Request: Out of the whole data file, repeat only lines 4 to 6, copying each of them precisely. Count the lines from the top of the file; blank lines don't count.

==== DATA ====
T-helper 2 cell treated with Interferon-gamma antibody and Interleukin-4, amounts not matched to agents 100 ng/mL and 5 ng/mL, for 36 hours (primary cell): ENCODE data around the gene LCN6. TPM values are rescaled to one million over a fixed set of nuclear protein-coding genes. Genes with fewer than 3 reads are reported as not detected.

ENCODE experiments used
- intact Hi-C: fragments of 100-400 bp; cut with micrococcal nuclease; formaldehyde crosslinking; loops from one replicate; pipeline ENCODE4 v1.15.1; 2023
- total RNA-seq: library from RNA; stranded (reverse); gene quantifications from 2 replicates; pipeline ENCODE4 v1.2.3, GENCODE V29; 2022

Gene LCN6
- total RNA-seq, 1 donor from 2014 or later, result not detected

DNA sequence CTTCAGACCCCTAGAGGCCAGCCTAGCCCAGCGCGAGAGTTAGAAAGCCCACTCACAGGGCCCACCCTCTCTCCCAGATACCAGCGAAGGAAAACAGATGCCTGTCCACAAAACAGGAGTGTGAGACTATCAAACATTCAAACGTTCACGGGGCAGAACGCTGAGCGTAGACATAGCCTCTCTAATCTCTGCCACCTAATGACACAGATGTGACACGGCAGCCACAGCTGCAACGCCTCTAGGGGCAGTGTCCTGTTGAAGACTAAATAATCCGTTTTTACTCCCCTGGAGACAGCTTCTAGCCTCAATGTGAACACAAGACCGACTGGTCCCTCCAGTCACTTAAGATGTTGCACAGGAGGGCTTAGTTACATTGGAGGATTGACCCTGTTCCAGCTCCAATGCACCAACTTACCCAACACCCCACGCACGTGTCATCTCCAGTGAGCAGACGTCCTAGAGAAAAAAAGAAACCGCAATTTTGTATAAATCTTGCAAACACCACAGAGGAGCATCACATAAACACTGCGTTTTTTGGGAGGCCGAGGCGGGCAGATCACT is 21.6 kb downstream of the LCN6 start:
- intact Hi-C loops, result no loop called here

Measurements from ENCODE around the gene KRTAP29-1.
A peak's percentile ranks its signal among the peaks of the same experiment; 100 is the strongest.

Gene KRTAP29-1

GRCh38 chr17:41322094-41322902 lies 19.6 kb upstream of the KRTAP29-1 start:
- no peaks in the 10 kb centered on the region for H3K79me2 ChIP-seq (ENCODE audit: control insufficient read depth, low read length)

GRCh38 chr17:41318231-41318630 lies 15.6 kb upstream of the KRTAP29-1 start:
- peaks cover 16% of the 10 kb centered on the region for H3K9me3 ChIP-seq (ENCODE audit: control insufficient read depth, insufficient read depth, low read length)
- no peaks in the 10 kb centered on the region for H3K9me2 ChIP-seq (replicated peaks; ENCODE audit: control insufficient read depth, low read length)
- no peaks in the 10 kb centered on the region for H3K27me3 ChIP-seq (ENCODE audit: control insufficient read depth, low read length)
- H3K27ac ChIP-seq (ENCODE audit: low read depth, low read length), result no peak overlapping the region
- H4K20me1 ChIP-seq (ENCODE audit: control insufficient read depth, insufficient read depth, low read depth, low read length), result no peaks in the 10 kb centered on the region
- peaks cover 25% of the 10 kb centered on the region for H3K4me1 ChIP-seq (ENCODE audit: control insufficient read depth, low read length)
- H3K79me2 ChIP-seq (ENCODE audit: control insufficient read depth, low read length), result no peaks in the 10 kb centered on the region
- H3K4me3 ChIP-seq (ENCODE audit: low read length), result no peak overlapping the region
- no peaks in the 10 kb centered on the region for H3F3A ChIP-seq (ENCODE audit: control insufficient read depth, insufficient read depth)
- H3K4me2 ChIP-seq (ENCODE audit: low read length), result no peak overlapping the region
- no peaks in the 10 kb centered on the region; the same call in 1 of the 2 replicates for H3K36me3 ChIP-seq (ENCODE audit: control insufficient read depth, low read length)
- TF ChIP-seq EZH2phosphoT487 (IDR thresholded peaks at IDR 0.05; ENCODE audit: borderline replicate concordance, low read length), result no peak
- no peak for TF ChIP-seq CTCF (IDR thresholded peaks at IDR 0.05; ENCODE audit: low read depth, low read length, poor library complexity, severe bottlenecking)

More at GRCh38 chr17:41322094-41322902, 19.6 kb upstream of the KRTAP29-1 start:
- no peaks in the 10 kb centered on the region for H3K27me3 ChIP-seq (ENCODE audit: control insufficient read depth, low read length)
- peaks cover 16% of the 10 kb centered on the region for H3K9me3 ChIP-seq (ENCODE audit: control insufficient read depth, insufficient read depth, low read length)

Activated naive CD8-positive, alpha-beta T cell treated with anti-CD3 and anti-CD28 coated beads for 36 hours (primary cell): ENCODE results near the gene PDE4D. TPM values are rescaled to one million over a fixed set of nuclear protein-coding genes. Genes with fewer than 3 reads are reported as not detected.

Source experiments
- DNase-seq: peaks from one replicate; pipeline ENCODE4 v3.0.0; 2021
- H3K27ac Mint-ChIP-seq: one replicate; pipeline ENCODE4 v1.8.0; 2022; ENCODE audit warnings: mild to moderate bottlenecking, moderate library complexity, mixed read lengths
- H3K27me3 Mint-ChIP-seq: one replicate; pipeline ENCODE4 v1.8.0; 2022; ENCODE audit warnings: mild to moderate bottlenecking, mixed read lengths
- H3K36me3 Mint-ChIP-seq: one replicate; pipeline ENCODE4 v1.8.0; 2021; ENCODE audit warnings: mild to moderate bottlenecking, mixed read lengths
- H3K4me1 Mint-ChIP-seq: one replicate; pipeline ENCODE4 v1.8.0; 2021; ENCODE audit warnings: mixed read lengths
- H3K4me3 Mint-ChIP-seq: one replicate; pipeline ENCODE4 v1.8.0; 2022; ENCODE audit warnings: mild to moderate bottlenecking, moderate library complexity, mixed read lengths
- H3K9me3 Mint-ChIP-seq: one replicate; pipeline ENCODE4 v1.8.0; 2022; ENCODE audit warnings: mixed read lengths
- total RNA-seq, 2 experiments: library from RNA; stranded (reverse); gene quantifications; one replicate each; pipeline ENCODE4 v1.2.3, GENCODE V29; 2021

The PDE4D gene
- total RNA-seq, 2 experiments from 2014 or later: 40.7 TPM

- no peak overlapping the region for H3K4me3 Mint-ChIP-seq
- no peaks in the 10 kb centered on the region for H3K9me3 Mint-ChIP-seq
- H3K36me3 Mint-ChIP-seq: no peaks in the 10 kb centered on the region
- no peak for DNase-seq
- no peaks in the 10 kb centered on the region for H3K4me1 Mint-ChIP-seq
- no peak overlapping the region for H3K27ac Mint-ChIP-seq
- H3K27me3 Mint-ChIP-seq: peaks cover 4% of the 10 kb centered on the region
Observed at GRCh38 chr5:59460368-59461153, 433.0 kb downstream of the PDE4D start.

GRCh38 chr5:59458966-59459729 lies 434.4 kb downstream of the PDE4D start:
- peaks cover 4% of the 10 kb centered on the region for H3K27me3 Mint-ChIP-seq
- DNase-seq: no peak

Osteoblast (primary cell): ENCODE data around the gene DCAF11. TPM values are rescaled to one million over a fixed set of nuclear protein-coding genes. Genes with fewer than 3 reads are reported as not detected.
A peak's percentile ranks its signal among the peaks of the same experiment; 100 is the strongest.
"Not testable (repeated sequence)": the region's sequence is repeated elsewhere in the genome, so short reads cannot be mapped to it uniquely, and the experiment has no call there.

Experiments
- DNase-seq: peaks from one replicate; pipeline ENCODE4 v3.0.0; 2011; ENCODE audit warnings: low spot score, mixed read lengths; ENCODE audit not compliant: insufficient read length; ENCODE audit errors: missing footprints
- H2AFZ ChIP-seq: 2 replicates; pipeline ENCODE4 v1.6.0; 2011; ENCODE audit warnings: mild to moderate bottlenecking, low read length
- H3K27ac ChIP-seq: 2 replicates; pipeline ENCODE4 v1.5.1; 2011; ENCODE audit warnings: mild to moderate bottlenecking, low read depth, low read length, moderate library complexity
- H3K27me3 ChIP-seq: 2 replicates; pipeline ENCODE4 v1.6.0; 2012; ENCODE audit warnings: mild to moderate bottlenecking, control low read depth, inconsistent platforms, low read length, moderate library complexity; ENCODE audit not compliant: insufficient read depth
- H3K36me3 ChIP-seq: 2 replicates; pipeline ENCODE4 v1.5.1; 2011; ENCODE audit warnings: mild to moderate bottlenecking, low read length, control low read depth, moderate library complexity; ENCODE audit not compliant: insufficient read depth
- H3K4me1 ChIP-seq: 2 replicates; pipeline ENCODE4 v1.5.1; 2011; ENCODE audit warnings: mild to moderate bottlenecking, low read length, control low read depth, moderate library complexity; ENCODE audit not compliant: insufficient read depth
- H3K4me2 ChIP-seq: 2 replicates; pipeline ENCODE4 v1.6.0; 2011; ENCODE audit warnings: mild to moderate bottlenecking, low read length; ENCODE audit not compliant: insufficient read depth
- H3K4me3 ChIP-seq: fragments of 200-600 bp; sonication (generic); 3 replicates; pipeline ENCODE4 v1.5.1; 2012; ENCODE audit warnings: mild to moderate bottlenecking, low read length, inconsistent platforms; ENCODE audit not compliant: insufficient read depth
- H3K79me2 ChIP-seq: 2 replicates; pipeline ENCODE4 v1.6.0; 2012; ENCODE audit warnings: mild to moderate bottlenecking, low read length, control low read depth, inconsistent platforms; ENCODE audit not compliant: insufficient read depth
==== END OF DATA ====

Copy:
- total RNA-seq: library from RNA; stranded (reverse); gene quantifications from 2 replicates; pipeline ENCODE4 v1.2.3, GENCODE V29; 2022

Gene LCN6
- total RNA-seq, 1 donor from 2014 or later, result not detected